Smoothies. Most smoothies start with a base of multiple servings of pureed fruit (much more than the single serving limit in any given meal for a diabetes diet) and then ice cream or whole milk and sugar are added. Because just one piece of fruit is equal to one serving of carbs, that store-bought smoothie can cause a carb overload. When you have a hankering for a smoothie, make one at home so you can control the carb content. Use frozen chunks of fruit, fat-free milk, and ice. Remember that you can enjoy a reasonable portion and save the rest in the fridge for later.
“Low-fat” packaged foods. Often low-fat versions of foods that are naturally fatty, such as peanut butter and salad dressings, are made with added sugar to replace the flavor lost when the fat was reduced. This is often from a thickener, such as corn syrup, which gives it a creamy texture — and lots of empty carbs. These foods can also be more expensive and less tasty. Choose regular peanut butter and salad dressing instead, but eat smaller portions.
Flavored oatmeal. Check out the labels of popular varieties of oatmeal and you’ll see that the value of its fiber is lost in a swirl of added sugar and other unwanted ingredients. Buy plain oatmeal instead, and flavor it yourself with a pinch of cinnamon or a bit of vanilla bean.
Whenever you’re unsure of whether something is truly a healthy food or not, count the ingredients, including the types of sugars, so you can determine whether it fits into your diabetes diet.
Need a pre-bed snack? Go big on complex carbohydrates
Ready for bed, and your stomach starts growling?
The easiest thing to reach for is the cookies, yes? Really, they are right there in front of you. Eat one, or two — even if it feels a little sinful — and crawl under the covers. What could go wrong?
But not all hope is lost. While you’ve been told eating before going to bed is wrong, eating a small pre-bedtime snack can help you sleep more soundly without packing on pounds — if you reach for the right foods.
Especially if you tend to eat dinner a few hours before bedtime or you’re very active (or both), snacking before bed will help stabilize your blood sugar levels during the long, meal-less night, Stephanie Maxson, senior clinical dietician at the University of Texas’s MD Anderson Cancer Center, stated in a Time.com article.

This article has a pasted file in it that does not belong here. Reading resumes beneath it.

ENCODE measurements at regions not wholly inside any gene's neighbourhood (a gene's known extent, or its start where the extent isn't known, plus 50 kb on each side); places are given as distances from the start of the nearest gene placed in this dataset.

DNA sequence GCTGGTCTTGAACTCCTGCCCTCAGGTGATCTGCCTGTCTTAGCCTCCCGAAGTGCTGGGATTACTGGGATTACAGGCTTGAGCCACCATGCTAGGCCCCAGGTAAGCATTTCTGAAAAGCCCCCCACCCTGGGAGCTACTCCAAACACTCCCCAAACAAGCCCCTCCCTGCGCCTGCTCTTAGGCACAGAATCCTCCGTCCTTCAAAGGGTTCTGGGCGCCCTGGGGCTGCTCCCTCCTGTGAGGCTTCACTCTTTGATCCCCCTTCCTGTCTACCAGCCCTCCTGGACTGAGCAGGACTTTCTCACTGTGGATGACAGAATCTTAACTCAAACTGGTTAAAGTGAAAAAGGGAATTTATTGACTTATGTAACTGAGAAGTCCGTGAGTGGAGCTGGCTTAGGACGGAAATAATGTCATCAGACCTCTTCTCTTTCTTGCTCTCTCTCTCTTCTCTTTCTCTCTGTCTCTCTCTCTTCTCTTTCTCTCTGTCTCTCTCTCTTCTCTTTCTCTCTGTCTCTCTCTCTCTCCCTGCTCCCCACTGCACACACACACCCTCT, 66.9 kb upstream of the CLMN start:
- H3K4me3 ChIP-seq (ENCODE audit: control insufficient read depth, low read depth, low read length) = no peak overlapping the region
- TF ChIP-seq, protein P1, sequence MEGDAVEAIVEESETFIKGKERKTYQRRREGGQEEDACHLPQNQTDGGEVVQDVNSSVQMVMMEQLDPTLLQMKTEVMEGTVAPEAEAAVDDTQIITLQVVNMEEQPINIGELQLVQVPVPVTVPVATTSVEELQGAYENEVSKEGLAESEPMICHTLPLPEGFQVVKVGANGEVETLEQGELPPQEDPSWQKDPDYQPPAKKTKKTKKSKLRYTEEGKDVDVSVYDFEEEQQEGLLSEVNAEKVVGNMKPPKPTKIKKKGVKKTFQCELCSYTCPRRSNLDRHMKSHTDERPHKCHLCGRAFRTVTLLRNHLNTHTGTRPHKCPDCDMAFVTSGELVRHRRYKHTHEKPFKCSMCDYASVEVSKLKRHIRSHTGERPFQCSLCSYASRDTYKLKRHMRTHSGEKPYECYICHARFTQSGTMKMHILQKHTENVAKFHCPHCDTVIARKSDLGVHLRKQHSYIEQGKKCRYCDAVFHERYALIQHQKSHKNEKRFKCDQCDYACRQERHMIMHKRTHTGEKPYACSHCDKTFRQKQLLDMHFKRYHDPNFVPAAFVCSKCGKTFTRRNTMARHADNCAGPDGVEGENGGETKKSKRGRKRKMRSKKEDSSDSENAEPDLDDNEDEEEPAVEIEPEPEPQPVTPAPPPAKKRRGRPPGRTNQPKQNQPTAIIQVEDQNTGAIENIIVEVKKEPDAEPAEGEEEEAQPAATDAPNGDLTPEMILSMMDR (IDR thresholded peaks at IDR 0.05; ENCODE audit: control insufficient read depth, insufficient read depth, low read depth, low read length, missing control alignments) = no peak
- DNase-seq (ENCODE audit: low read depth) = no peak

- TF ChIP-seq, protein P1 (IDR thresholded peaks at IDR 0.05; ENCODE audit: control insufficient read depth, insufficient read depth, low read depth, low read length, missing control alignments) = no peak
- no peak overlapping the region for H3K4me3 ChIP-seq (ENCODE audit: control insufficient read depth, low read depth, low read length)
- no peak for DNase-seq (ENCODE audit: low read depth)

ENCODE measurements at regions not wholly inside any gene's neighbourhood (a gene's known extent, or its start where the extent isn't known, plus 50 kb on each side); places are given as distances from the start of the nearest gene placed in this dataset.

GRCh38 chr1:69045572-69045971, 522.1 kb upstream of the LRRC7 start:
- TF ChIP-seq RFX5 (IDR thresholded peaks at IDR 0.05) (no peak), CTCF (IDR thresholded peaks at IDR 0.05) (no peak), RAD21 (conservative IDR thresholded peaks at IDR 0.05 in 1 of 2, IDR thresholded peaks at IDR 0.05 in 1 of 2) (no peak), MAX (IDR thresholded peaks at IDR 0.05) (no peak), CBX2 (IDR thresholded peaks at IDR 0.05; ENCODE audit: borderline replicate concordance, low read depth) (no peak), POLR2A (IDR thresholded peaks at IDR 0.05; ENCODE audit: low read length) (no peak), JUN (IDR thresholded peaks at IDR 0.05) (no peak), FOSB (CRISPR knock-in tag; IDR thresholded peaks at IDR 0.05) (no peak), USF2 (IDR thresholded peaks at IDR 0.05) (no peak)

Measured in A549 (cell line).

Let’s get the bad news out of the way first. Here’s what to stay away from before turning out the lights: chips, cookies, cereal, or any traditional dessert food, Joan Sabate`, a professor of public health and nutrition at Loma Linda University, said in the Time.com article. This is because fiber and other digestion-slowing nutrients are typically stripped away from these foods during their preparation and your body absorbs them quickly — and they tend to cause quick spikes in your blood sugar, which can make it tough for you to sleep.
Now, what’s good:
Complex carbohydrates such as whole wheat bread, non-starchy vegetables (carrots, asparagus, pea pods, bean sprouts), popcorn and fruit. These foods break down slowly, and helps stave off the blood sugar spikes or crashes that could interfere with a person’s sleep or appetite, according to the article.
For athletes, adding protein (such as turkey or chicken) to a bedtime snack can help with muscle repair while providing an essential amino acid called tryptophan, which is beneficial to sleep.
“I don’t see that it would do any harm if it is a small snack,” Hank Williford, department head of kinesiology at Auburn Montgomery, said of athletes. “In some studies, several small meals during the day for athletes is better than large meals. (But) the sugary snacks probably wouldn’t interfere with your sleep. But for people trying to lose weight, it’s probably not the smartest idea.”
Ideally, a person wants to encourage stable blood sugar levels for optimal health, which will be tough to do if they’re going 10 or 12 or 14 hours without eating, which is one reason nutrition experts underscore the importance of eating breakfast, according to the Time.com article.
When choosing a pre-bed treat, choose something filling enough, but also healthy enough so it does not derail your diet, according to a “Healthy Eating” article in SF Gate (San Francisco Chronicle website).
It suggests cottage cheese, which contains protein and will ward off hunger. It offers a steady supply of amino acids through the night, which aid in muscle building and recovery. Adding a tablespoon of natural peanut butter to this can increase digestion time and will help control hunger longer, according to the article.